Fetal Alcohol Spectrum Disorder (FASD)


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Fetal Alcohol Spectrum Disorder (FASD)

Fetal Alcohol Spectrum Disorder (FASD) is an umbrella term describing the range of effects that can occur in an individual whose mother drank alcohol during pregnancy. These effects may include physical, mental, behavioural and learning disabilities.


The primary disabilities associated with FASD are difficulties with attention, filtering sensory information, language, memory, planning and initiating activities, regulating emotions and life skills. Often these children and youth have normal intelligence but have difficulty using the information they have in an organized fashion.


FASD is often referred to as the invisible disability. Due to the fact we cannot see the disability it often goes misdiagnosed or undiagnosed. If those diagnosed with FASD are not properly understood and supported at home, at school and in the community they can develop secondary characteristics such as poor school experiences, trouble with the law, drug or alcohol addiction, problems with employment and mental health disorders.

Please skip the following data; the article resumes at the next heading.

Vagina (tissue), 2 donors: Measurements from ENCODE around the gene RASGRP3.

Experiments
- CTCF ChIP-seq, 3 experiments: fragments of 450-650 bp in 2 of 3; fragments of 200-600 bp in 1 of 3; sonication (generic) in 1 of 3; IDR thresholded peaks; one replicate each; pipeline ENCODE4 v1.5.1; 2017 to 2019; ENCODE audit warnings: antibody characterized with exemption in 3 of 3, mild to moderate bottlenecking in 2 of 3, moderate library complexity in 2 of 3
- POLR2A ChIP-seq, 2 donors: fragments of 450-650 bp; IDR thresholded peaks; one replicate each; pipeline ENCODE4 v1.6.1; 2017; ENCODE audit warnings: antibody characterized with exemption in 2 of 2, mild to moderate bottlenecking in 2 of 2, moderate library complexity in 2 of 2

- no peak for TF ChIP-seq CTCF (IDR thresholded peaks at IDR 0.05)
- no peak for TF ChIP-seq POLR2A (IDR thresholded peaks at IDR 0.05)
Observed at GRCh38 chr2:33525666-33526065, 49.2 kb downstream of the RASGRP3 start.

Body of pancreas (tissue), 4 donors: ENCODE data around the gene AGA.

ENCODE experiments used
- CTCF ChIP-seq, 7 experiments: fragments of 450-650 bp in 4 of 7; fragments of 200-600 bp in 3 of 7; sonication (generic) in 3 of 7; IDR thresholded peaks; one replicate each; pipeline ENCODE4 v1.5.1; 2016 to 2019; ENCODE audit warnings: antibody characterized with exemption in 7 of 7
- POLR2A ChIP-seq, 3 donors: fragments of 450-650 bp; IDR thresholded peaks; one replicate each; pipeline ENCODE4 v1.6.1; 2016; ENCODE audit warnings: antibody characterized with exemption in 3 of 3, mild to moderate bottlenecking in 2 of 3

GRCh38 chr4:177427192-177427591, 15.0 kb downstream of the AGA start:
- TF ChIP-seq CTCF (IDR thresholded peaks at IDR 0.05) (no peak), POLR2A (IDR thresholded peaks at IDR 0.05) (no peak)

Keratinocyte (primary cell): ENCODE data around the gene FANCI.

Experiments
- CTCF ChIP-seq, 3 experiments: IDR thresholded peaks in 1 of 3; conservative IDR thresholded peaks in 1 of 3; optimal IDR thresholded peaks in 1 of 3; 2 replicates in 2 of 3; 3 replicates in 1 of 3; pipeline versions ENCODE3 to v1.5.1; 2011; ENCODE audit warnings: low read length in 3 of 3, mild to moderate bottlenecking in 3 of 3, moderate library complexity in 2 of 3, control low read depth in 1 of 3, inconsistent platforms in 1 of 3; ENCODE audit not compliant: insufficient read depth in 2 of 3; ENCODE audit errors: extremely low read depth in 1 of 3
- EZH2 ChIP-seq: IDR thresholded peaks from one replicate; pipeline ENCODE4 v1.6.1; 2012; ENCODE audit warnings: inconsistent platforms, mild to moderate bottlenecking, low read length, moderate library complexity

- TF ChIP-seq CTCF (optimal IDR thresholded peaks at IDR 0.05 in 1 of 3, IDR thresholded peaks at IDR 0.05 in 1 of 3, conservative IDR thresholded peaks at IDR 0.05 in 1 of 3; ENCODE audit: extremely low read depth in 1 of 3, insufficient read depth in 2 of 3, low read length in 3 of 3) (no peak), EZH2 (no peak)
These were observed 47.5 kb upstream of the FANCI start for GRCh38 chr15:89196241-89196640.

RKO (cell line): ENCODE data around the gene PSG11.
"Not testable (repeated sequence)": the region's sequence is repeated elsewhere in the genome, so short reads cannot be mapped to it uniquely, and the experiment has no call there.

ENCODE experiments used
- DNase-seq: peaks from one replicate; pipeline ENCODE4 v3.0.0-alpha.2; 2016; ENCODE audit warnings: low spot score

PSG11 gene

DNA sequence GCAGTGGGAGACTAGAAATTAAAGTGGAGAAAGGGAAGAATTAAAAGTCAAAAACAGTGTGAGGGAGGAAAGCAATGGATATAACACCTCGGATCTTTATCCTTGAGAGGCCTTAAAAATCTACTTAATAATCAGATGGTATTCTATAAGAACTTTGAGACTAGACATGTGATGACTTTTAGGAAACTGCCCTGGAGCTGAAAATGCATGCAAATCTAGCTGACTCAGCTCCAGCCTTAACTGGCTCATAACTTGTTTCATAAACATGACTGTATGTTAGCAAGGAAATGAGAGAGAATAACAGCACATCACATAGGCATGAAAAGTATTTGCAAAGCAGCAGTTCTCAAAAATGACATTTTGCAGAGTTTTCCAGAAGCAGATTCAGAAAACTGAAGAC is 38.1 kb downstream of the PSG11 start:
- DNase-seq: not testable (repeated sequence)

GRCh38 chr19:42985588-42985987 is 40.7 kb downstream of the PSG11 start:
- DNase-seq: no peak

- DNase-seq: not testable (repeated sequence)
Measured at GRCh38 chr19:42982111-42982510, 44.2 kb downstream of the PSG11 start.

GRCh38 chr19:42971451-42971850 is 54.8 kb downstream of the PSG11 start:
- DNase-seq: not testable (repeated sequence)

Lutherwood, in consultation with the Waterloo Region FASD Diagnostic Steering Committee and the Waterloo Region FASD Action Group, launched a new website with helpful information about Fetal Alcohol Spectrum Disorder (FASD) and services available in Waterloo Region. KidsAbility is a member of the Waterloo Region FASD Action Group lending our voice and expertise to this table.


Located at www.fasdwaterlooregion.ca, this site offers strategies, tips and community supports for families. Included are resources for educators and other professionals that can be used when supporting children and youth diagnosed under FASD. This site was made possible through a grant from the Ministry of Child and Youth Services.